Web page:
Prion diseases are an intensively studied class of neurodegenerative diseases, affecting a range of mammalian hosts, transmittable between species.7 Prion diseases also occur in sporadic and inherited forms. The prion protein (PrP) is an N-linked glycoprotein tethered to the cell membrane by a glycosylphosphatidylinositol (GPI) anchor.8 The prion hypothesis posits that infectious prion disease arises when the normal host isoform of PrP, termed PrPC, is converted into a misfolded conformer, PrPSc which is capable of further templating this process.8 Consistent with this notion, the higher the levels of PrP, the more rapidly prion disease progresses in transgenic mice overexpressing PrP.9 Advances into the understanding of infectious prion disease have shown that PrP expression in neurons is a requirement for neurotoxicity;10 moreover, PrP must retain its GPI anchor11 to damage neural tissue during prion disease. We have recently implicated heat shock factor 1 as a mediator of protection against prion disease in vivo12 and other research suggests that inflammation is a major contributor to prion pathogenesis.13 Beyond these observations, the molecular mechanism(s) of prion-induced neuronal toxicity remain unresolved.14–17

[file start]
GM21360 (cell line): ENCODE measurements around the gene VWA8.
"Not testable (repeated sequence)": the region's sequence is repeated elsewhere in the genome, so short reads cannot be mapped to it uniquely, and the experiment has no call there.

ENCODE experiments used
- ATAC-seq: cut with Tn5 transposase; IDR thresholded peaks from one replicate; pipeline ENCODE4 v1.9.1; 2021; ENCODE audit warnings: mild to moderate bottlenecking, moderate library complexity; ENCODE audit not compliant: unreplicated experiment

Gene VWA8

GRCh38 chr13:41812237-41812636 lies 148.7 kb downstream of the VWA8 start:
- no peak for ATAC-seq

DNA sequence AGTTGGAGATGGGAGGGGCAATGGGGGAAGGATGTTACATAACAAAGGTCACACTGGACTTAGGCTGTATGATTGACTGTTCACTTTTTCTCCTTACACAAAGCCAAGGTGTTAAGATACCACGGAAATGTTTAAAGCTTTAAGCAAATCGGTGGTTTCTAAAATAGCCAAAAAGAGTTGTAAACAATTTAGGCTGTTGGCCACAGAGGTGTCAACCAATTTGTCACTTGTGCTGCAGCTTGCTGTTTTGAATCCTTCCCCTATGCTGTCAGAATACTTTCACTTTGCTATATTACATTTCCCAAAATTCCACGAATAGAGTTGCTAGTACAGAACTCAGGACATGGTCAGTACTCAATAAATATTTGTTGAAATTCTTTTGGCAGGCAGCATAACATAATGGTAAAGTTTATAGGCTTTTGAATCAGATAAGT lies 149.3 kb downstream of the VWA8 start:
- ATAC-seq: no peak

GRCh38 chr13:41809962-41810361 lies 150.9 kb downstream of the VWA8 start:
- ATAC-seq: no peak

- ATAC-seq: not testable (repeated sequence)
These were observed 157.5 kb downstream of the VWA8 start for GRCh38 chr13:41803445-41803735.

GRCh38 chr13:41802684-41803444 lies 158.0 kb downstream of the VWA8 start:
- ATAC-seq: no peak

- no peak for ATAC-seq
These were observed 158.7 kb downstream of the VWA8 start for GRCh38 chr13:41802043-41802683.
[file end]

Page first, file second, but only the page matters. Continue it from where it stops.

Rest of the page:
A multitude of biological functions have been attributed to PrPC, with several lines of evidence suggesting a neuroprotective function.15,18–21 Studies by several groups have demonstrated that PrP knockout mice (KO) are more susceptible to ischemic damage22–24 and excitotoxic lesion by dampening activity of an NMDA receptor subtype.14,25 In addition, PrP can protect against toxicity associated with ectopic expression of its closest paralog, Doppel, as well as truncated PrP mutants.26–29 In cultured cells, PrPC expression protects against apoptosis induced by overexpression of pro-apoptotic Bax30 and against oxidative stress.31,32 Thus, there is ample evidence that PrPC helps maintain cellular integrity during stressful conditions. However, this must be reconciled with the fact that PrP is a disease-causing agent when it misfolds during prion disease. Also, there is conflicting evidence suggesting that PrPC is not neuroprotective and that it sensitizes cells to toxicity and death. Agents that cause ER stress show enhanced toxicity in cells expressing PrP.32 Also, when proteasome activity is compromised neurons expressing higher levels of PrP are more susceptible to apoptosis.33 Mislocalizing PrPC to the cytosol causes neurotoxicity in vitro and in vivo,33,34 possibly by inhibiting the activity of the proteasome.34 To further complicate matters, several transgenic lines of mice overexpressing wild-type (WT) PrP develop neurologic disease,35,36 suggesting that too much PrPC can wreak havoc on tissues.